Bird Watching
by Paula McCartney


by Steven Holl.

Reviewed by Brent Aldrich.

Bird Watching.
Paula McCartney.
Hardback: Princeton Architectural Press, 2010.
Buy now: [ Amazon ]

Urbanisms: Working With Doubt.
Steven Holl.
Hardback: Princeton Architectural Press, 2010.
Buy now: [ Amazon ]

Bird Watching - Paula McCartneyI first saw Paula McCartney’s Bird Watching images as large prints, framed with their identification cards (including the birds’ name, location, date, size, coloring, and remarks) and I was hooked with the Spotted Wren, photographed on the Southern Oregon Coast, “golden crown, spotted back and wings” with “a field of daisies was the perfect backdrop for this little bird.” The image is saturated green, interspersed with the yellow and white daisy heads, and the matching yellow and white of the wren. It is as perfect an image as I might hope for. By the second photograph, something was awry, and looking back again at the wren, it was clear: these are model birds, wires holding them onto their perches, painted feathers, glued-on eyes. And having realized this artifice, the images are all the more enticing. First, there is the simple joy of recognition, which is a result of careful looking, and not afforded to anyone breezing past the surface of the photographs. Furthermore, though, there is a significant conceptual shift that complicates these images, asking questions about photography and looking at nature.

Urbanisms - Steven HollBird Watching has also existed as an edition of hand-made books by McCartney, and has just been published as a full monograph of these clever and beautiful prints, with identification texts and accompanying essays. Located in several locations in the US, McCartney’s birds exist in immaculate landscapes in which the birds complete the scene, and are often described in language questioning our own expectations of ‘nature,’ or the conventions we might expect nature to offer up to our looking (e.g., the sublime, the picturesque). To that end, two Barn Swallows “elegantly turn their heads toward the camera,” Vermillion Flycatchers are “enjoying the view by the lake,” and an Aqua Tanager “stopped and patiently posed for his portrait.”

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“Toward Careful Listening”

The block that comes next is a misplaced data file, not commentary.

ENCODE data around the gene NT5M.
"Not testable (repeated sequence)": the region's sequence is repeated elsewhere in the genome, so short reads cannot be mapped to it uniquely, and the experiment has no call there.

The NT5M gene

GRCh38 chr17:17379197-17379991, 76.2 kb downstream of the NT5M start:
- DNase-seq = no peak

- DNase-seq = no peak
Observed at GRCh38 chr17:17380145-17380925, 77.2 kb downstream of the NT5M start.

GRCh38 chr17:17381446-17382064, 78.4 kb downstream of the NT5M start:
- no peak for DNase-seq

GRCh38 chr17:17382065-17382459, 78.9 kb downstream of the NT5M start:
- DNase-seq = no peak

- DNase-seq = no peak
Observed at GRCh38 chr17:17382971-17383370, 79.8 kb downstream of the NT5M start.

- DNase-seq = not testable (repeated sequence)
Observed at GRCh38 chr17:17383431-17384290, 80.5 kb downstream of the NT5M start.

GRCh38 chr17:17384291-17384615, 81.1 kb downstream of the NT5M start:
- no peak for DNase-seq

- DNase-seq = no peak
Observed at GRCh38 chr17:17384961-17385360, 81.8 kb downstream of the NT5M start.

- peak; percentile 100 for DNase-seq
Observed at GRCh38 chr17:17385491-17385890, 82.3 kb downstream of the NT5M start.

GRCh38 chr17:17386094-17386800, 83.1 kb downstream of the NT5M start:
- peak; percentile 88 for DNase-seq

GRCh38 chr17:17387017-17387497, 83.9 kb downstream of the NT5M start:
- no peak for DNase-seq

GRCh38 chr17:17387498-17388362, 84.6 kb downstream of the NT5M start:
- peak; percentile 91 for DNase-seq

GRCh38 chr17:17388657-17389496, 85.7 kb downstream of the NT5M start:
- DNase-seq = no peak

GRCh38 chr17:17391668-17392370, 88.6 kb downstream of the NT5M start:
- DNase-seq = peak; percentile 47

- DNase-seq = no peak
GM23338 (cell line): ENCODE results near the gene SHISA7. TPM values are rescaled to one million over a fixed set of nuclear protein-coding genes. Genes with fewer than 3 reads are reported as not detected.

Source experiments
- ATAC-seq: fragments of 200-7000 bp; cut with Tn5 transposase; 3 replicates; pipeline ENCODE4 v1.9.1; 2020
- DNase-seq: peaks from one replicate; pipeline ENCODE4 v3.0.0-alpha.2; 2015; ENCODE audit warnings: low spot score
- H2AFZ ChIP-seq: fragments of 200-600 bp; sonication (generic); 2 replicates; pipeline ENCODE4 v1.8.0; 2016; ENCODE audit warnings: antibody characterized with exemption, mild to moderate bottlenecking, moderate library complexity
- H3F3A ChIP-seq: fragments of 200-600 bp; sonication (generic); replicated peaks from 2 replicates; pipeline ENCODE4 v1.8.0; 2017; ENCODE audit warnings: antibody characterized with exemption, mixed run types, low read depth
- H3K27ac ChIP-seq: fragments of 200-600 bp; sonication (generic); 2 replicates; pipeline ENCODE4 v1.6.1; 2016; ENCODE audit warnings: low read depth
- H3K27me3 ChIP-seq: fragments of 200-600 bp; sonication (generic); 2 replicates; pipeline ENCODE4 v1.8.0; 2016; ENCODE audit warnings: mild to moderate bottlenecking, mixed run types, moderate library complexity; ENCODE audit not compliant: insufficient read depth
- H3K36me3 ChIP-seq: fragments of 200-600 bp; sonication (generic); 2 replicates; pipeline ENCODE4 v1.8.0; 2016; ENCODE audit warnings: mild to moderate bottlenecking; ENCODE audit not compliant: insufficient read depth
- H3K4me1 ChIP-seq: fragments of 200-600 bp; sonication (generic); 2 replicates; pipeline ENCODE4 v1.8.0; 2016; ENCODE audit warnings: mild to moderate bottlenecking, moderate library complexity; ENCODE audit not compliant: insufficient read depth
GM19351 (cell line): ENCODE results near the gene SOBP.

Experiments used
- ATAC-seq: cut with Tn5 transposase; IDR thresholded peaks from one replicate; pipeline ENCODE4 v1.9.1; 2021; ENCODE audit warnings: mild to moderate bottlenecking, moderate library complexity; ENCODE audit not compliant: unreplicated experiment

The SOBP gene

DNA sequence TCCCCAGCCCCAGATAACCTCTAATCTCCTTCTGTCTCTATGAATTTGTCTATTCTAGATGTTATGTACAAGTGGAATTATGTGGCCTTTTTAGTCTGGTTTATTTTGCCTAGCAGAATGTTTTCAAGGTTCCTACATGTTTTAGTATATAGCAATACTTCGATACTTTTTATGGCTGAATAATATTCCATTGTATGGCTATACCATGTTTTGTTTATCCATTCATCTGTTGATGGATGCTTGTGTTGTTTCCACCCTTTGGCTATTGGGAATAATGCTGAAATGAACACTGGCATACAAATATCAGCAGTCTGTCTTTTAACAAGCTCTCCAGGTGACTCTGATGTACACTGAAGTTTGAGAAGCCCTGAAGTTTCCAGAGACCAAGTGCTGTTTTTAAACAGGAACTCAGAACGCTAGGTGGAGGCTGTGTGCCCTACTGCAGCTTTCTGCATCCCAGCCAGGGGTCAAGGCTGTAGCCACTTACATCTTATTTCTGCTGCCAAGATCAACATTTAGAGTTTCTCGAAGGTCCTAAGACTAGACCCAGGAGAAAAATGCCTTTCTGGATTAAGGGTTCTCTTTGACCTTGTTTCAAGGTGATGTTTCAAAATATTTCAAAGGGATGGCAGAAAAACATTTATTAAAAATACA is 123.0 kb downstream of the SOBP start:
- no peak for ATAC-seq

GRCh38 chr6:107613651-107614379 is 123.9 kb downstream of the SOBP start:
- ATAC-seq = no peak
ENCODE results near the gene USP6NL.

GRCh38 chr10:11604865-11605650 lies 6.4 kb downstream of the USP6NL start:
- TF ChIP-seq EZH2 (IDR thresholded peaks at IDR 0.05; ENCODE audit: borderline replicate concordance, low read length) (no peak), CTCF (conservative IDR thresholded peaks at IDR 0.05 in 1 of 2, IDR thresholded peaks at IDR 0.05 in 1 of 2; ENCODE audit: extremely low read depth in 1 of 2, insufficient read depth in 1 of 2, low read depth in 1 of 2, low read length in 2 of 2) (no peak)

A Review of
Thoughts on Landscape:
Collected Writings and Interviews

by Frank Gohlke.

Reviewed by Brent Aldrich,
ERB Art Editor.

Thoughts on Landscape:
Collected Writings and Interviews

Frank Gohlke.

Paperback: Hol Art Books,  2009.
Buy now: [ From the Publisher ]

[ Read a two-chapter excerpt from the book! ]

Frank Gohlke - THOUGHTS ON LANDSCAPEPhotographer Frank Gohlke has been making pictures for over thirty years, and accompanying those images is a large number of essays, artist statements, and interviews. His new book Thoughts on Landscape: Collected Writings and Interviews compiles these texts chronologically, as they developed alongside Gohlke’s photographic practice, and in some ways they serve to clarify it. But like any successful writing about art, this book drew me back to look at Gohlke’s photographs again, more closely than before.

So to begin, looking at an image might be helpful, such as a complicated photograph (which recently served as the cover for Gohlke’s Accommodating Nature) in which a woman points a hose, watering rows of crops planted in red clay, late afternoon sun illuminating the fields spread before her, and the water making shadows on the soil. But what exactly is going on here? What is really the scope of the care this woman can give to this wide open space with that one hose? Seemingly, it can’t stretch any further, and the woman’s finger creates a jet on the nozzle to extend the spray further, but it’s nowhere near that field of young corn. Meanwhile, the roof of the shack continues to melt off, and the tractor may or may not ever run again. Either way, there’s work to be done to maintain this landscape ‘Near Kirkville, Mississippi,’ and both the woman with her hose, and Gohlke with his camera are doing just that work.

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Tom Vanderbilt Reviews 3 New Books